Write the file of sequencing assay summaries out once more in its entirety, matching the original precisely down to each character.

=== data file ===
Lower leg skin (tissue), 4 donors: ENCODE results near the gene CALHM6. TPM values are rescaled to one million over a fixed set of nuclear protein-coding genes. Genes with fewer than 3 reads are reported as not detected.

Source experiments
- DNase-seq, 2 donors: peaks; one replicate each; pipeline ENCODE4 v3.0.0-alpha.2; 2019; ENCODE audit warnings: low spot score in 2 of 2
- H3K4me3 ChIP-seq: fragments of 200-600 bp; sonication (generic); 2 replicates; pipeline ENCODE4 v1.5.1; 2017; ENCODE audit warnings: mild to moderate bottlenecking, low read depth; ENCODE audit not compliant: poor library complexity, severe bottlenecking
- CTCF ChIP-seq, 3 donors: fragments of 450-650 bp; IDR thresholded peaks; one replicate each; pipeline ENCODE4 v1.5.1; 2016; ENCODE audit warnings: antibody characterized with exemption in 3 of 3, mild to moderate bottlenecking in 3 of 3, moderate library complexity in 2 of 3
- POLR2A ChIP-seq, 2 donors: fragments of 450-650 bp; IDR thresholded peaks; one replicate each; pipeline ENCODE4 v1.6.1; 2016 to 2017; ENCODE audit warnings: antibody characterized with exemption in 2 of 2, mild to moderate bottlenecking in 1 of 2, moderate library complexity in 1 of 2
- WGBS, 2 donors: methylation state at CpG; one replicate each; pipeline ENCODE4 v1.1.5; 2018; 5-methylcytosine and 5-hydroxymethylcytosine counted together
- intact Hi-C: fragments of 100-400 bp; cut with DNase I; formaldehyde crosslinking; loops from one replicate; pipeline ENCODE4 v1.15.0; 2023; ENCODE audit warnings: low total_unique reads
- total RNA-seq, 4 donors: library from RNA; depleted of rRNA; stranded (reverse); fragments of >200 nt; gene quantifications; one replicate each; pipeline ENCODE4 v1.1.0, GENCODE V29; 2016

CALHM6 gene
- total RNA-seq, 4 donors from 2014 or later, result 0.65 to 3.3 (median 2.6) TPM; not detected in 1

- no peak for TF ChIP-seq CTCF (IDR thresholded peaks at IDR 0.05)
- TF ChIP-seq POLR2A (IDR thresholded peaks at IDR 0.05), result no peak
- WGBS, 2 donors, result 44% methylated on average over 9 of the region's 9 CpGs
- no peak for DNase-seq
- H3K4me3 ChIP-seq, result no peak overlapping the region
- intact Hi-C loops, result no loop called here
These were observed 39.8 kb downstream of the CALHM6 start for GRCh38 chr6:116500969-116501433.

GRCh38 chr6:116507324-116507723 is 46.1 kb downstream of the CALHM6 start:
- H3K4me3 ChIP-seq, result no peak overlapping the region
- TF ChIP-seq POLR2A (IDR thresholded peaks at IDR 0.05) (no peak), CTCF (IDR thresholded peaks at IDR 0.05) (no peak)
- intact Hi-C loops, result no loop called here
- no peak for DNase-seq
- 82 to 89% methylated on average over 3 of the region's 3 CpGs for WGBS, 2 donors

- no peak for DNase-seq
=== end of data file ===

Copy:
Lower leg skin (tissue), 4 donors: ENCODE results near the gene CALHM6. TPM values are rescaled to one million over a fixed set of nuclear protein-coding genes. Genes with fewer than 3 reads are reported as not detected.

Source experiments
- DNase-seq, 2 donors: peaks; one replicate each; pipeline ENCODE4 v3.0.0-alpha.2; 2019; ENCODE audit warnings: low spot score in 2 of 2
- H3K4me3 ChIP-seq: fragments of 200-600 bp; sonication (generic); 2 replicates; pipeline ENCODE4 v1.5.1; 2017; ENCODE audit warnings: mild to moderate bottlenecking, low read depth; ENCODE audit not compliant: poor library complexity, severe bottlenecking
- CTCF ChIP-seq, 3 donors: fragments of 450-650 bp; IDR thresholded peaks; one replicate each; pipeline ENCODE4 v1.5.1; 2016; ENCODE audit warnings: antibody characterized with exemption in 3 of 3, mild to moderate bottlenecking in 3 of 3, moderate library complexity in 2 of 3
- POLR2A ChIP-seq, 2 donors: fragments of 450-650 bp; IDR thresholded peaks; one replicate each; pipeline ENCODE4 v1.6.1; 2016 to 2017; ENCODE audit warnings: antibody characterized with exemption in 2 of 2, mild to moderate bottlenecking in 1 of 2, moderate library complexity in 1 of 2
- WGBS, 2 donors: methylation state at CpG; one replicate each; pipeline ENCODE4 v1.1.5; 2018; 5-methylcytosine and 5-hydroxymethylcytosine counted together
- intact Hi-C: fragments of 100-400 bp; cut with DNase I; formaldehyde crosslinking; loops from one replicate; pipeline ENCODE4 v1.15.0; 2023; ENCODE audit warnings: low total_unique reads
- total RNA-seq, 4 donors: library from RNA; depleted of rRNA; stranded (reverse); fragments of >200 nt; gene quantifications; one replicate each; pipeline ENCODE4 v1.1.0, GENCODE V29; 2016

CALHM6 gene
- total RNA-seq, 4 donors from 2014 or later, result 0.65 to 3.3 (median 2.6) TPM; not detected in 1

- no peak for TF ChIP-seq CTCF (IDR thresholded peaks at IDR 0.05)
- TF ChIP-seq POLR2A (IDR thresholded peaks at IDR 0.05), result no peak
- WGBS, 2 donors, result 44% methylated on average over 9 of the region's 9 CpGs
- no peak for DNase-seq
- H3K4me3 ChIP-seq, result no peak overlapping the region
- intact Hi-C loops, result no loop called here
These were observed 39.8 kb downstream of the CALHM6 start for GRCh38 chr6:116500969-116501433.

GRCh38 chr6:116507324-116507723 is 46.1 kb downstream of the CALHM6 start:
- H3K4me3 ChIP-seq, result no peak overlapping the region
- TF ChIP-seq POLR2A (IDR thresholded peaks at IDR 0.05) (no peak), CTCF (IDR thresholded peaks at IDR 0.05) (no peak)
- intact Hi-C loops, result no loop called here
- no peak for DNase-seq
- 82 to 89% methylated on average over 3 of the region's 3 CpGs for WGBS, 2 donors

- no peak for DNase-seq